Ovarian cancer only accounts for about 1.3 percent of new cancer cases each year, but less than half of patients survive for five years after diagnosis, according to SEER data from the National Cancer Institute. These poor outcomes are due in part to the fact that ovarian cancer is often diagnosed in late stages after it has already metastasized, or spread to other organs.
For many years, scientists believed that ovarian cancer originates in the ovaries, but research in the past 15 years suggests that it may develop in the fallopian tubes.
“Researchers and clinicians began to investigate the role of the fallopian tube due to the fact that ovarian cancer more closely resembles the cells in the fallopian tube rather than the ovary,” said Ernst Lengyel, MD, PhD, Arthur L. and Lee G. Herbst Professor of Obstetrics and Gynecology.
In a recent study published in the journal Cancer Discovery, Lengyel and colleagues aimed to determine the points of origin and eventual metastatic trajectory of high-grade serous ovarian cancer (HGSOC), the most aggressive and deadly type of the disease. The research team also included Samuel Volchenboum, MD, PhD, associate professor of pediatrics, and S. Diane Yamada, MD, Joseph Bolivar DeLee Professor of Obstetrics and Gynecology.
Lengyel and his team recruited eight patients, who had recently been diagnosed with advanced, metastatic HGSOC. The researchers used sequencing technologies to examine genetic mutations in serous tubal intraepithelial carcinomas (STIC), ovarian, fallopian tube, and abdominal tumors in each patient.
STIC are lesions in the fallopian tubes that were identified by researchers as being possible precursors to primary fallopian tube cancers. However, the relationship between STIC and metastatic HGSOC remains unclear.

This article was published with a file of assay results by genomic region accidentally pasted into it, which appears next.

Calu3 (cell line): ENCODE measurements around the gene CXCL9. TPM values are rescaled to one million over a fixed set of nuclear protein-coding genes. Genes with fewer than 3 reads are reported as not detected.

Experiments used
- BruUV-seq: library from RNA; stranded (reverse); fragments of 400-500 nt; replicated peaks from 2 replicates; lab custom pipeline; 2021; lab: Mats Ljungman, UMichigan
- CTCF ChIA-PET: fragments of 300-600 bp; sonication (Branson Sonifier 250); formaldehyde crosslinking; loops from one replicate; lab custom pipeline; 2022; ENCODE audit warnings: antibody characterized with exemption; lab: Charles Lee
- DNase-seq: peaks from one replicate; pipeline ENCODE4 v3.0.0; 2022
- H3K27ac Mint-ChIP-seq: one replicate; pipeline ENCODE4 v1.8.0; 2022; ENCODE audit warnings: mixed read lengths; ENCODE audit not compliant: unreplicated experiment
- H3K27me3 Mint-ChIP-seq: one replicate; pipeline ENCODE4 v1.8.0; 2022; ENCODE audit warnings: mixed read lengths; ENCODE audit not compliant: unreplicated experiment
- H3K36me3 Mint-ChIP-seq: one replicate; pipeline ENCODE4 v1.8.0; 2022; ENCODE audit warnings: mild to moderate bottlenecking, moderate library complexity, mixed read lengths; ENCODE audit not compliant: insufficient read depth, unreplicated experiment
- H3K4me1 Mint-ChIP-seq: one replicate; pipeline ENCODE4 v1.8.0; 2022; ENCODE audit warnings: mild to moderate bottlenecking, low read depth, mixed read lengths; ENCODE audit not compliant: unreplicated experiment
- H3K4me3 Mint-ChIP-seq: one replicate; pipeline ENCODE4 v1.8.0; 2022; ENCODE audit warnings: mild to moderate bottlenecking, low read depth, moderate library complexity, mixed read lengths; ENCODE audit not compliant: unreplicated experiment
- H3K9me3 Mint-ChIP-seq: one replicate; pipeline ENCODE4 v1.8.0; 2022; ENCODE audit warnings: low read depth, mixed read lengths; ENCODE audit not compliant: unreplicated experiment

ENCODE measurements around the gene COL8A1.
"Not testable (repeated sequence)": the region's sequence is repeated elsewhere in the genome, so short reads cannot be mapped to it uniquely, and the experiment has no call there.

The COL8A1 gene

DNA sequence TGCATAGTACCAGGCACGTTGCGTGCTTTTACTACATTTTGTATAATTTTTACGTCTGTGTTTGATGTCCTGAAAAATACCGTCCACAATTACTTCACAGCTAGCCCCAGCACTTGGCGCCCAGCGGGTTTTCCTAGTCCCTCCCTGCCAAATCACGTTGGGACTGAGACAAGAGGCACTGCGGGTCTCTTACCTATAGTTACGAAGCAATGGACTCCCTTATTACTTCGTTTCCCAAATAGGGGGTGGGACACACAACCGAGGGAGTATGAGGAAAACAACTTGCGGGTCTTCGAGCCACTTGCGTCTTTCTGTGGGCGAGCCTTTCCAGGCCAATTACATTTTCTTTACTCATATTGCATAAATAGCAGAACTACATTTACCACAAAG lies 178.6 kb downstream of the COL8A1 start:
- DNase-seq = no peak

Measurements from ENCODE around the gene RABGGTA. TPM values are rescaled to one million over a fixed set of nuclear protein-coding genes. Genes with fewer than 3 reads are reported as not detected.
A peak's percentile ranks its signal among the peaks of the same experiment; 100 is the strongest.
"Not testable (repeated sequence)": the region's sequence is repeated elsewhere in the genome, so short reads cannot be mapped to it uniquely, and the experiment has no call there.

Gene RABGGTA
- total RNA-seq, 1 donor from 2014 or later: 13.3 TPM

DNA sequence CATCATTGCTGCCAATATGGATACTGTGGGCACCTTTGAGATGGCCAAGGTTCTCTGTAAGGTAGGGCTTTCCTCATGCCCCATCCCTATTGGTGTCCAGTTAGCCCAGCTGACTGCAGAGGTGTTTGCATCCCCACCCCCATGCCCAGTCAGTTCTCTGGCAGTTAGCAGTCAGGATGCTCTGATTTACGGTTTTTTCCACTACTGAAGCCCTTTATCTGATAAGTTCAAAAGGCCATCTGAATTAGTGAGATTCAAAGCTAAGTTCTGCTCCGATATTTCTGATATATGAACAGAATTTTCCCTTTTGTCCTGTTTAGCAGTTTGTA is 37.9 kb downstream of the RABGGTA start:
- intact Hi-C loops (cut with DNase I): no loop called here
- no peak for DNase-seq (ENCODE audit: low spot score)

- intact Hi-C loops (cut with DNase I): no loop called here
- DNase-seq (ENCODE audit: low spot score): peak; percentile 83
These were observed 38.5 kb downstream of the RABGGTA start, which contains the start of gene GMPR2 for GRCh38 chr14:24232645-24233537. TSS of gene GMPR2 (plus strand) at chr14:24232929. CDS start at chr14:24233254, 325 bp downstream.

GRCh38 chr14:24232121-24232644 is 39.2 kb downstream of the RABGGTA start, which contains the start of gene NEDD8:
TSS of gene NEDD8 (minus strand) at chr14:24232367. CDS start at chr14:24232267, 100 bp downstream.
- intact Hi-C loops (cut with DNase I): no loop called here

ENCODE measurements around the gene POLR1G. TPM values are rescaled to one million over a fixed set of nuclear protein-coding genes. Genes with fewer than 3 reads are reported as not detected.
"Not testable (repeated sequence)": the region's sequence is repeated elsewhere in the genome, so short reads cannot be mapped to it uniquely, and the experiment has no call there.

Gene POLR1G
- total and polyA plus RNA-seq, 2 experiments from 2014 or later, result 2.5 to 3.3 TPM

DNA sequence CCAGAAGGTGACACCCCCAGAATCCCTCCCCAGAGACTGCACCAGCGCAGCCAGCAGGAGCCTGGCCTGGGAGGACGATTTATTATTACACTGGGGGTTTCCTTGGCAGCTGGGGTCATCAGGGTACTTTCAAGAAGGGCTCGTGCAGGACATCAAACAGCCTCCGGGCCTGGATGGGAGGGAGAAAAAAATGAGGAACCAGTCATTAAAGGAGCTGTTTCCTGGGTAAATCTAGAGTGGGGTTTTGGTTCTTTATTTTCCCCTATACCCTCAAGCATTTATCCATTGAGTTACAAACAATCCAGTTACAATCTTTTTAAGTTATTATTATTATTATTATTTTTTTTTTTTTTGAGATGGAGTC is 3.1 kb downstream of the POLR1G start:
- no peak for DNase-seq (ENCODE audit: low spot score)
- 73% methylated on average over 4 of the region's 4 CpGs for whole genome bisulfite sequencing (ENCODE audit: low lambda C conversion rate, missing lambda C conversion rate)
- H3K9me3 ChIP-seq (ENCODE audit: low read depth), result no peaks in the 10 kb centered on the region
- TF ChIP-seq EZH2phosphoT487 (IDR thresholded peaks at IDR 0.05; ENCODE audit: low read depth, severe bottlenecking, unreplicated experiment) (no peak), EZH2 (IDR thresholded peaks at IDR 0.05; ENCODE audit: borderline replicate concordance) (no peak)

“By carefully examining which mutations are found in different sites, we can reconstruct how these tumors are connected to one other and which ones are the ‘parents’ for other sites,” Lengyel said.
Previous studies only looked at STIC lesions in the fallopian tubes of patients with BRCA mutations, who have an increased risk for breast and ovarian cancer, whereas none of the patients in Lengyel’s study are BRCA carriers. Women with BRCA mutations often choose to have both the fallopian tubes and ovaries removed, a procedure known as prophylactic bilateral salpingo-oophorectomy. In some cases, physicians can detect evidence of early-stage disease in the fallopian tubes after removal.
Lengyel’s team, including Mark Eckert, PhD, a postdoctoral scientist in the laboratory, found that STIC lesions in the fallopian tubes do not necessarily mean the cancer is isolated to that location. While the study found that STIC were precursor lesions in half of the patient cohort, in 25 percent of the patients those lesions were actually metastases, meaning the cancer had spread from another location in the abdomen. Further analyses using an innovative tissue culture model revealed that HGSOC tumor cells can implant in the fallopian tubes and mimic STIC lesions.
This finding could impact treatment protocols, especially for BRCA patients who elect to only have fallopian tubes removed because of the current paradigm that the fallopian tubes are the origin of ovarian cancer.
“Should we assume that the patient has been cured by the complete removal of a precancerous lesion?” said Lengyel. “Or could this site rather represent a metastasis from a cancer located elsewhere in the abdomen?”
Conversely, removing both the fallopian tubes and ovaries might not be necessary in BRCA patients where the precursor lesions are only present in one fallopian tube. This study suggests that the origin of gynecologic cancers isn’t always straight forward, and may differ from patient to patient.